In a few sci-fi and fantasy books I've read (IIRC, In the Year 2889 by Jules Verne was one of them), people had global communications through mirrors that are lined up exactly with each other. ( obviously, visual only; no audio )

Would this be possible to set up, at all? ....assuming it is possible, would it be possible to set this up with a society that has ~1500 CE technology?

  • $\begingroup$ In his telephyte he had no idea how it would work, but figured it would happen. Being done with mirrors was just a fumble. He didn't have radio, he didn't have any kind of camera-to-signal or vice versa, but photography was advancing. He could have come up with better techobabble. $\endgroup$ – JDługosz Dec 26 '14 at 1:33

Impossible given 1500CE technology

First issue: mirror quality

I'm going to assume that squinting and looking really far away is not an option, so you want to see some curved mirrors redirecting light. I'm assuming something akin to the much larger parabolic reflectors used for whisper dishes.

The key to any long distance transfer is that normal light radiates in all directions and you really need to columnate it into a highly parallel beam of light. You then have to catch that parallel beam of light, and display it. A pair of telescopes pointed at each other would form the basic structure.

First key limit: there would be no depth to the image. It would not appear as a hologram, where you can view it from any angle. The columnating process would pick one viewpoint, and that is the only viewpoint you could show.

Next major limit: optical quality. The telescope was not invented until around 1600CE, which gives suggestions as to their comprehension of optics. But lets advance the timeline of your question to at least 1617CE, which was the first mirror telescope. In fact, lets advance it to 1672, with Laurent Cassegrain and his telescope which used mirrors. Its style is used today.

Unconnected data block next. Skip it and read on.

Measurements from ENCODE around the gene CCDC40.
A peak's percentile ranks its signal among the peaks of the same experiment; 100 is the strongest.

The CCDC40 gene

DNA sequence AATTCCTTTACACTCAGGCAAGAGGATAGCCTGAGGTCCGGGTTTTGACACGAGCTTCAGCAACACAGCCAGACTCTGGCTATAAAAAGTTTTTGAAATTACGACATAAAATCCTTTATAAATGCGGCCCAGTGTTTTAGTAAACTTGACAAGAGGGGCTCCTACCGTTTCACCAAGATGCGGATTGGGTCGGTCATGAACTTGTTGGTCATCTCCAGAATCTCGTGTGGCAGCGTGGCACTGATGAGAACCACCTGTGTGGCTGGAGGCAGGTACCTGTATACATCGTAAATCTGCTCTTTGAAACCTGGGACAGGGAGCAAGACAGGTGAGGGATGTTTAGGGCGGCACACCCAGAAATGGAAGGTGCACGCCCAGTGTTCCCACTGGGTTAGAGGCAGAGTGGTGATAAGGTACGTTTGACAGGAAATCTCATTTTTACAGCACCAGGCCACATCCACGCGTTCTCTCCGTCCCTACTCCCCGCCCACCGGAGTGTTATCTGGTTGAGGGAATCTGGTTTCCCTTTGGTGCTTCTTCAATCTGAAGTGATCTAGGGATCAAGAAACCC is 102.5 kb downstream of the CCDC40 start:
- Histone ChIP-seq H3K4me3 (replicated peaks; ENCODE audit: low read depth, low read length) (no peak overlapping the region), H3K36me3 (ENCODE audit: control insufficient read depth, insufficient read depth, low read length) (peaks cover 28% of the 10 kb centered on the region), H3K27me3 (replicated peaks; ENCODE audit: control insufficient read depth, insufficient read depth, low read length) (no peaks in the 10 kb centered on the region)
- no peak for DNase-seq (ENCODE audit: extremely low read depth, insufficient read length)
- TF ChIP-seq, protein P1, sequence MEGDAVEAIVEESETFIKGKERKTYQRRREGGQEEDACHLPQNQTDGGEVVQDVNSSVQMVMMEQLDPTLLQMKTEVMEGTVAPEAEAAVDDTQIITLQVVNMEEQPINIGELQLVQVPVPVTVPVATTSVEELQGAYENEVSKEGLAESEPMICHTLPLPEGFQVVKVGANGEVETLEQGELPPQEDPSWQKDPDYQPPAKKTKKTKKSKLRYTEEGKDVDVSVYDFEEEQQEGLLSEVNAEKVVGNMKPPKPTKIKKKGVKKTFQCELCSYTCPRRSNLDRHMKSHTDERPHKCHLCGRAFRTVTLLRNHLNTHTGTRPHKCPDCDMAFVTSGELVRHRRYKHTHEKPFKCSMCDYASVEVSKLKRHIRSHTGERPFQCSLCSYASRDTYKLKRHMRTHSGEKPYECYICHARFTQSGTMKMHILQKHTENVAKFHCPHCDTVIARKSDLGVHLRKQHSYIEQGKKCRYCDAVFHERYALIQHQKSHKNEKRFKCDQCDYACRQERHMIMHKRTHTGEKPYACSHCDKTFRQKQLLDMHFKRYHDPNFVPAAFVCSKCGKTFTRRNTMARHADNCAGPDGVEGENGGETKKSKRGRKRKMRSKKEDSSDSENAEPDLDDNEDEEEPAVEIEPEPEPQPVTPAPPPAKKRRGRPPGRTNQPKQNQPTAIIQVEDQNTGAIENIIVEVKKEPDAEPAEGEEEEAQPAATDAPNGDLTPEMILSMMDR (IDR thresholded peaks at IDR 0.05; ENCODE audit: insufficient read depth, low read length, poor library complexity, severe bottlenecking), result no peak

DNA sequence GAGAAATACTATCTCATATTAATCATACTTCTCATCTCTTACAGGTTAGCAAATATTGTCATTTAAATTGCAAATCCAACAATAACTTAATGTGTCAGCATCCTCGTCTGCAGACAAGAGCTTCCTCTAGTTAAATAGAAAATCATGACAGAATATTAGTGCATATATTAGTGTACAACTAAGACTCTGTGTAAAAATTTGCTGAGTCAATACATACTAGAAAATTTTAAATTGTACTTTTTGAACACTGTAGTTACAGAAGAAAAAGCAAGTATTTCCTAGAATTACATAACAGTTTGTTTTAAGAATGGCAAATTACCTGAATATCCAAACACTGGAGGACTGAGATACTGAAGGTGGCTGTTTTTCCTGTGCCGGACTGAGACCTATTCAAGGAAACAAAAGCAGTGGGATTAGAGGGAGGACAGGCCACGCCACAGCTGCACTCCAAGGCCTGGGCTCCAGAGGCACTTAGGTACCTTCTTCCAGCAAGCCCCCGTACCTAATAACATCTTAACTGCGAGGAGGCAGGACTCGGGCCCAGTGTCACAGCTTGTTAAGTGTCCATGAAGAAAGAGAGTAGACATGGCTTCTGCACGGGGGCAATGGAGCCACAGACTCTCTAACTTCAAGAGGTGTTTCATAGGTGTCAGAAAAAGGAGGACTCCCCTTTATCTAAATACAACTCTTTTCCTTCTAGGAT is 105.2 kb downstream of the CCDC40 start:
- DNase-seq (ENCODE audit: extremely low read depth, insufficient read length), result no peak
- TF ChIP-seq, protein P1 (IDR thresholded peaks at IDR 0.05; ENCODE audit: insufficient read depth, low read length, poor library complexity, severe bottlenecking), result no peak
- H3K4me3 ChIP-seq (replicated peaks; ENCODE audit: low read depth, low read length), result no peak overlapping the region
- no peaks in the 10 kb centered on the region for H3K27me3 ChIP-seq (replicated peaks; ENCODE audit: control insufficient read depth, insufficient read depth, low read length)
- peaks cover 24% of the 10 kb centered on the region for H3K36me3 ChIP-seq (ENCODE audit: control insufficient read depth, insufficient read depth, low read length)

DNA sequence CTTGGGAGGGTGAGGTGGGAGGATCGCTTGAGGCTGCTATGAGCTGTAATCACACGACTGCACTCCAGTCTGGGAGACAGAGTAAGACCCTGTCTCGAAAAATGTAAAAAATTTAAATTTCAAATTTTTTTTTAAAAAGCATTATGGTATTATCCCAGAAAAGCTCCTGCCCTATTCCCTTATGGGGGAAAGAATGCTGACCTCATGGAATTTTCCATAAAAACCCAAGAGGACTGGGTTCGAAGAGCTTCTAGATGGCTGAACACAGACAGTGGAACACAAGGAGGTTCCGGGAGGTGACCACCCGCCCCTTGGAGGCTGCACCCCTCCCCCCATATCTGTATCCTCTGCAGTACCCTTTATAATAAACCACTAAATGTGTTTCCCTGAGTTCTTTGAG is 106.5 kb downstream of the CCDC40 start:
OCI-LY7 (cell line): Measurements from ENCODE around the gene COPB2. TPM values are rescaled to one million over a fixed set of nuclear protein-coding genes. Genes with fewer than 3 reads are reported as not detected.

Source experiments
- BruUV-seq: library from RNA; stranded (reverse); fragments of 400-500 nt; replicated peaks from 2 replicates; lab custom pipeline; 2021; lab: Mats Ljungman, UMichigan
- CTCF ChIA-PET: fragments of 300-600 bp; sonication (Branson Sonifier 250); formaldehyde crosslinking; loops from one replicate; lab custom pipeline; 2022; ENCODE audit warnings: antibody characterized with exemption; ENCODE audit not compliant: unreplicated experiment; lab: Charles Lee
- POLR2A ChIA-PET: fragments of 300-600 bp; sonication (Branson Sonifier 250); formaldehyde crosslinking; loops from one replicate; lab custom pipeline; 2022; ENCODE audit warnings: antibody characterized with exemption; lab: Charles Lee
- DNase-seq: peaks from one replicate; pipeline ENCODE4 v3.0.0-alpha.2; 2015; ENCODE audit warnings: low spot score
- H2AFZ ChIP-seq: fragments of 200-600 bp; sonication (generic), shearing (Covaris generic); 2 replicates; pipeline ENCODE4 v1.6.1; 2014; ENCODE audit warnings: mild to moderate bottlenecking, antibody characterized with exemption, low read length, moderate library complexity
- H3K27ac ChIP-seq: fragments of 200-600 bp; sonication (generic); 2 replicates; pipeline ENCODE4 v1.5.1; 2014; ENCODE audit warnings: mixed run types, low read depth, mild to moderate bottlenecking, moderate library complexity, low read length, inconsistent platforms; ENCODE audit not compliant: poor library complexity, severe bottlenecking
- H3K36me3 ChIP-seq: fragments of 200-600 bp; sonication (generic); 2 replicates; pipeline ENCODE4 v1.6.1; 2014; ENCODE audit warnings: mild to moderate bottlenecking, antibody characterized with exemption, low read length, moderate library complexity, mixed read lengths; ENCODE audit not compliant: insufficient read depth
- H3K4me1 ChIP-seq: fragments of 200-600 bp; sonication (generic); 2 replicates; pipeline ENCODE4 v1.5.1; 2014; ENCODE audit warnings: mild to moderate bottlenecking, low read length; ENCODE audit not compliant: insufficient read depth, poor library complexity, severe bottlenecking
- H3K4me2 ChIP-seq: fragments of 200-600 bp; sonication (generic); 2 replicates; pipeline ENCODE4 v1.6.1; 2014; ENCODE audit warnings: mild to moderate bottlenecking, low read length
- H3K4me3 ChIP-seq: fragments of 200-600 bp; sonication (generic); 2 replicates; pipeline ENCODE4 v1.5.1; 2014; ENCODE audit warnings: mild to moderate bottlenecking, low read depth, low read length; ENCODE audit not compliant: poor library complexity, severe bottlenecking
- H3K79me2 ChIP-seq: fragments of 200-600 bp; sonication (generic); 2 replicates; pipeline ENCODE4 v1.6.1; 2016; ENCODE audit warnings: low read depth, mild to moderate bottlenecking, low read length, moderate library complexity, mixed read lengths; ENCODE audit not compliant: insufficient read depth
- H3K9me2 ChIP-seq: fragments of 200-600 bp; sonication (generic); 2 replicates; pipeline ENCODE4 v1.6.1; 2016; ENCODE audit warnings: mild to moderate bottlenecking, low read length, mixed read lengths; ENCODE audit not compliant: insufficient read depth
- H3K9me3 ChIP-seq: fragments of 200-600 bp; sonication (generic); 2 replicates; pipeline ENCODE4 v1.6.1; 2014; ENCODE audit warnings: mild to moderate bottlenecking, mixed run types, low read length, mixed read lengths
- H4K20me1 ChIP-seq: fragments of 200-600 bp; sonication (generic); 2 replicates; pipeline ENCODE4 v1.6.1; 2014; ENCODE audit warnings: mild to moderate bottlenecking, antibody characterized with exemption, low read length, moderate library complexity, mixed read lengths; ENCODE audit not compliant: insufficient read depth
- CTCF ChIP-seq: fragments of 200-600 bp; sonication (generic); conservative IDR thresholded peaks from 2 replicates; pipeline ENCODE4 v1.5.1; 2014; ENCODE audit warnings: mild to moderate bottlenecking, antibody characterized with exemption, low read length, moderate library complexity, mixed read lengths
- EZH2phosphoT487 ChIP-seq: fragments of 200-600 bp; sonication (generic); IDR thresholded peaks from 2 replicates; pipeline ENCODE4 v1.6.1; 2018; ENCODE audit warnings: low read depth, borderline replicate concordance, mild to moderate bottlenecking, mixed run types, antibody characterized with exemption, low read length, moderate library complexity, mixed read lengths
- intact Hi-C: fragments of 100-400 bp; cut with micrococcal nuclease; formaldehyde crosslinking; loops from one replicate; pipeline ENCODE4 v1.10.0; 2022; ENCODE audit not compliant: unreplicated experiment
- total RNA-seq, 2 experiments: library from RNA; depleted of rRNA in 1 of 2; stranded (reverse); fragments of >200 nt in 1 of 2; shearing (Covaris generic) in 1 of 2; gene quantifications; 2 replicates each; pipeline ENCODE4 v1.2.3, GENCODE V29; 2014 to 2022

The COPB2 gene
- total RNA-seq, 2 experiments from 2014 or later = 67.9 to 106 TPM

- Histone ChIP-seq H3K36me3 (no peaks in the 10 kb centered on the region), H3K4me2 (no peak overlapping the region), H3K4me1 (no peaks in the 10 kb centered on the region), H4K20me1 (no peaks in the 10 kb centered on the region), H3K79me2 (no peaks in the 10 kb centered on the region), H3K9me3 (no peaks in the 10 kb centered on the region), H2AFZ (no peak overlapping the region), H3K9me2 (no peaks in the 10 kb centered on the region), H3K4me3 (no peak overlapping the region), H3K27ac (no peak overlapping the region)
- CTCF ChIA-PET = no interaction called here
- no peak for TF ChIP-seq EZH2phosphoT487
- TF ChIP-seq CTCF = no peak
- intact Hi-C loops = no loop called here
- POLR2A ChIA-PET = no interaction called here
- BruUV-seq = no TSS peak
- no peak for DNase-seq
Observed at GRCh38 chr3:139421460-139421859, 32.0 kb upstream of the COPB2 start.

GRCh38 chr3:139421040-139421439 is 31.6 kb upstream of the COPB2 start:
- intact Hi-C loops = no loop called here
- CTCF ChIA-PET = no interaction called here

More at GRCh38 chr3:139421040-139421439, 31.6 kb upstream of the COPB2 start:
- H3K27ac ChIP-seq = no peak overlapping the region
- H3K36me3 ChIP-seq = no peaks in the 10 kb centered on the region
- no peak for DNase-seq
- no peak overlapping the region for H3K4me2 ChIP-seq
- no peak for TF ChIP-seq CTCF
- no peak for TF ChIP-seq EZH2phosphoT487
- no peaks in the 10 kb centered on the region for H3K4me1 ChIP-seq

If you think about the Cassegrain telescope in reverse, it becomes a projector. In effect, the light from any object at the "eyepiece" will be mapped to a block of parallel beams emitted from the telescope the size of the reflector. On the other side, one gathers that light, and recreates the image. We can use this to define the angular accuracies needed for the image.

A Jules Verne style communication device would at least be accurate enough to read lips. Let's give a best case scenario where the communicators are focused only on the area of the lips used in lip reading, as opposed to showing an entire face (which would be desirable for detecting emotion). It has been shown that an 80x60 box of pixels centered on the face is sufficient for lip reading, so our receiving telescope needs to at least be able to identify that many pixels across the surface of the mirror.

Now at this point we're going to start having to break down and cheat. Global communication would involve a hopelessly difficult to manage network of mirrors with many losses, so lets target a smaller goal: project and receive the image over 25km.